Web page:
Yeah, I live in a cave.

-- Grumpy old guy, and lookin' good Doin' it. ... Surprise Az.

View Mark Wilson's profile

Mark Wilson

1751 posts in 526 days


#3 posted 08-24-2015 10:31 PM

Yeah, it’s Bob’s fault I got on the topic today.

-- Mark

View Grumpy's profile

Grumpy

21563 posts in 3314 days


#4 posted 08-25-2015 01:34 AM

Not sure what you mean Mark. Further detail might help.

-- Grumpy - "Always look on the bright side of life"- Monty Python

View BobWemm's profile

BobWemm

1807 posts in 1389 days


#5 posted 08-25-2015 01:35 AM

Hey Mark,
If you google “WOODCUT BOWL SAVER” you should find the tool that I use. There is a US Coring system as well but I cannot remember what it is called, sorry.
These tools are very useful especially when you have an EXPENSIVE Blank that you don’t want to turn into shavings.
Hope this helps.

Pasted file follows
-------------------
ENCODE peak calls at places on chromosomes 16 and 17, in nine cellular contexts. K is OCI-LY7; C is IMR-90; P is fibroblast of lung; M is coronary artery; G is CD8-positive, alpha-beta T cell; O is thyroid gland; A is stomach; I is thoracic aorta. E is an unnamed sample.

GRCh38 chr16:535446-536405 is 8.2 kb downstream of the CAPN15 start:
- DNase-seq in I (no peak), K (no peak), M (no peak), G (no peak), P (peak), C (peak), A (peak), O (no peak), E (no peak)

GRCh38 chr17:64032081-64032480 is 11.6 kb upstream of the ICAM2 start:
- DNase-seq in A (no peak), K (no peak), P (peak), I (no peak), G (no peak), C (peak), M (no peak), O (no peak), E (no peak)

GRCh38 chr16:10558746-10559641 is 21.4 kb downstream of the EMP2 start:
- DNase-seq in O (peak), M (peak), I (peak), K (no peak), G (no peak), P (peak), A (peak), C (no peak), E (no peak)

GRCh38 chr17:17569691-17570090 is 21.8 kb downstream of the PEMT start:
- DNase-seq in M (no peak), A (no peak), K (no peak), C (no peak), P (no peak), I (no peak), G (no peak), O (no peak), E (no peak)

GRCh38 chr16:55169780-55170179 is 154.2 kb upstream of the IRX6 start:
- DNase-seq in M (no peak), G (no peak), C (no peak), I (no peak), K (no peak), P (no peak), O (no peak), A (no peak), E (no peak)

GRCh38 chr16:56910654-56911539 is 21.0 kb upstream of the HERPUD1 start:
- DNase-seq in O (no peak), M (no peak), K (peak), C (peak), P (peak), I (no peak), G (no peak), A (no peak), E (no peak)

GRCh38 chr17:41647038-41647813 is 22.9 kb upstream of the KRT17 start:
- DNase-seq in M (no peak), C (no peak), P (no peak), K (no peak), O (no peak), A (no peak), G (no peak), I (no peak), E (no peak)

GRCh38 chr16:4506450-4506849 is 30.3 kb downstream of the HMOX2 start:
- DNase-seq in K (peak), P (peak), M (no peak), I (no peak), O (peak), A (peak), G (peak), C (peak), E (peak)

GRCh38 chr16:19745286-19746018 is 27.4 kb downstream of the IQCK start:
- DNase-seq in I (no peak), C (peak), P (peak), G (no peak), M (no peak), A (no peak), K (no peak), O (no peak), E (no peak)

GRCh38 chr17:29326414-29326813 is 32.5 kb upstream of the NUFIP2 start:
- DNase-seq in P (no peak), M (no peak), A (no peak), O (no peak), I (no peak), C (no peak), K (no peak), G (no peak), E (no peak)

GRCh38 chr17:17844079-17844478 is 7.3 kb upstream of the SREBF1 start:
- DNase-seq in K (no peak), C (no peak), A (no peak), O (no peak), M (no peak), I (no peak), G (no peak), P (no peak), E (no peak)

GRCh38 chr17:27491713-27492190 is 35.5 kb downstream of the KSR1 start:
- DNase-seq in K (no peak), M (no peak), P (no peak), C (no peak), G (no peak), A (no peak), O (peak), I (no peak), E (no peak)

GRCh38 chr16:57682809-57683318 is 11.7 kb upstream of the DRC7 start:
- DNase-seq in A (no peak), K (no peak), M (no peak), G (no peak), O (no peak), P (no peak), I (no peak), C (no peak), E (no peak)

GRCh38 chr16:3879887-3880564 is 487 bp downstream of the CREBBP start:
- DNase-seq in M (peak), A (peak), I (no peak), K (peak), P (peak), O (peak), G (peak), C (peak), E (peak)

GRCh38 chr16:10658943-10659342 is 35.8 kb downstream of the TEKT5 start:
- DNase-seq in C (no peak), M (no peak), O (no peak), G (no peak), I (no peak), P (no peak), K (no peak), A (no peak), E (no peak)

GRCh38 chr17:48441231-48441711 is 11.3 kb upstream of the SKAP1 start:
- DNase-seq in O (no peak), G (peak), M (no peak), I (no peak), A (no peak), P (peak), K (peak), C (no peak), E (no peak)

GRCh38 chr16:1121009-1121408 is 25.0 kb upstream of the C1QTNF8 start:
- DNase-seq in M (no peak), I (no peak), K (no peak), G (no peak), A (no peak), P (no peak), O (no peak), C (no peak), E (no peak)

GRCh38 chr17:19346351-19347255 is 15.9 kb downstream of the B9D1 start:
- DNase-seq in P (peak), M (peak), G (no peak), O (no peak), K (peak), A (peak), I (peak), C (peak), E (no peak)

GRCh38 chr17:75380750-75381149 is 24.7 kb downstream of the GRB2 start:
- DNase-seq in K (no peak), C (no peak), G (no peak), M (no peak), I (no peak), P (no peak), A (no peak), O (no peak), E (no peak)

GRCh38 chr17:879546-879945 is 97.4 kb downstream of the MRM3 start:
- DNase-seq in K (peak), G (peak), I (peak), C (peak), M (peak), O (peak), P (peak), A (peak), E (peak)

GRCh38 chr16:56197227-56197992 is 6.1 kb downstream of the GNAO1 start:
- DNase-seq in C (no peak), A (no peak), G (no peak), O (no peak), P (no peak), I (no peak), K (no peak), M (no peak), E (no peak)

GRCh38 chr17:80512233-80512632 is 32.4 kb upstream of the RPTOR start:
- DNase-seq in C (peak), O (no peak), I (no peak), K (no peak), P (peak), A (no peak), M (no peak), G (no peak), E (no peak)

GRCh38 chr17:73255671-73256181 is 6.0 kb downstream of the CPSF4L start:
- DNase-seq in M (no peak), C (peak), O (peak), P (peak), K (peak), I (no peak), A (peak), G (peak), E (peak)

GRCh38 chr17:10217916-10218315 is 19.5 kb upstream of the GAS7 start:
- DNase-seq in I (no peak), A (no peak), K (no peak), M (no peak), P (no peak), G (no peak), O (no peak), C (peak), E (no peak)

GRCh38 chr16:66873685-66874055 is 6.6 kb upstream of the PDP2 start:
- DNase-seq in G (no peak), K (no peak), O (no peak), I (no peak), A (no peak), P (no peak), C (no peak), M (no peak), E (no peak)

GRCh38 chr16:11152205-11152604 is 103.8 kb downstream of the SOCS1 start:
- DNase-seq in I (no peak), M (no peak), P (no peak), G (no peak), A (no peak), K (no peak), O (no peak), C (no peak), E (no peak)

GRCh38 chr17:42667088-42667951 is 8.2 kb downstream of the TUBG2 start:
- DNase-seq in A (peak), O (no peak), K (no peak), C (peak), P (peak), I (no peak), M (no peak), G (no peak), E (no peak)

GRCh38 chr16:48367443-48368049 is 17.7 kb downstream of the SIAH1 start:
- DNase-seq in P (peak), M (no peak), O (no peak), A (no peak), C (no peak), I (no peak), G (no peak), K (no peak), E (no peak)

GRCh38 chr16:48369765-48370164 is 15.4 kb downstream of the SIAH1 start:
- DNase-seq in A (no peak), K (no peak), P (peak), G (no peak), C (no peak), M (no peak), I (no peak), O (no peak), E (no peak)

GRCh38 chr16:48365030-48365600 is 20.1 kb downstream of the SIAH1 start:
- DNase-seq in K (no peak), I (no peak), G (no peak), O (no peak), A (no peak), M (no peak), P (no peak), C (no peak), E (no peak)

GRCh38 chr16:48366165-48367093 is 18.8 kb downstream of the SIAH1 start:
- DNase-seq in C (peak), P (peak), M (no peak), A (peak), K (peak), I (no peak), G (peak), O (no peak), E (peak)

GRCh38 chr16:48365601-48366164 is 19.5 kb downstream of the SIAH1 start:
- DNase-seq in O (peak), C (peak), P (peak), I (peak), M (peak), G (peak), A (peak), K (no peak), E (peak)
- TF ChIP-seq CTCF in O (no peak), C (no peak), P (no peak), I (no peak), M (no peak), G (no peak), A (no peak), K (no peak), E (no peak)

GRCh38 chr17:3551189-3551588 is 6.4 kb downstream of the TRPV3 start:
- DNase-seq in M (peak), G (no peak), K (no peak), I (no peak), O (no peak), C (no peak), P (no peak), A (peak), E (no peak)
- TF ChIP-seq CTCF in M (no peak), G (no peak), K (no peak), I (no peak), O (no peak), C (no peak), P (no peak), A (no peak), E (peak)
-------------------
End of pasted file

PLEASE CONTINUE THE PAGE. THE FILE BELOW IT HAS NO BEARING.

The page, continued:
Lucky I have broad shoulders. LOL

Bob.

-- Bob, Western Australia, The Sun came up this morning, what a great start to the day. Now it's up to me to make it even better. I've cut this piece of wood 4 times and it's still too damn short.

View Mark Wilson's profile

Mark Wilson

1751 posts in 526 days


#6 posted 08-25-2015 08:07 AM

Yeah, Bob. The Woodcut is one I’m familiar with. The problem with it, as with the others I’ve found is that they’re not designed for use with a lathe that doesn’t have a flat bed. Mine is a Shopsmith, which has a tubular bed. Without some extensive modifications, I don’t see how one of those would work. Otherwise, I’d be all over it. I think I’ll PM Shipwright Paul. He uses the same machine.

-- Mark

View Bob Collins's profile

Bob Collins

2318 posts in 3146 days


#7 posted 08-25-2015 10:52 AM

Some systems on the net are Oneway and McNaughton but I don’t know if they will work on your machine, worth a look Mark.

-- Bob C, Australia. I love sharing as long as it is not my tools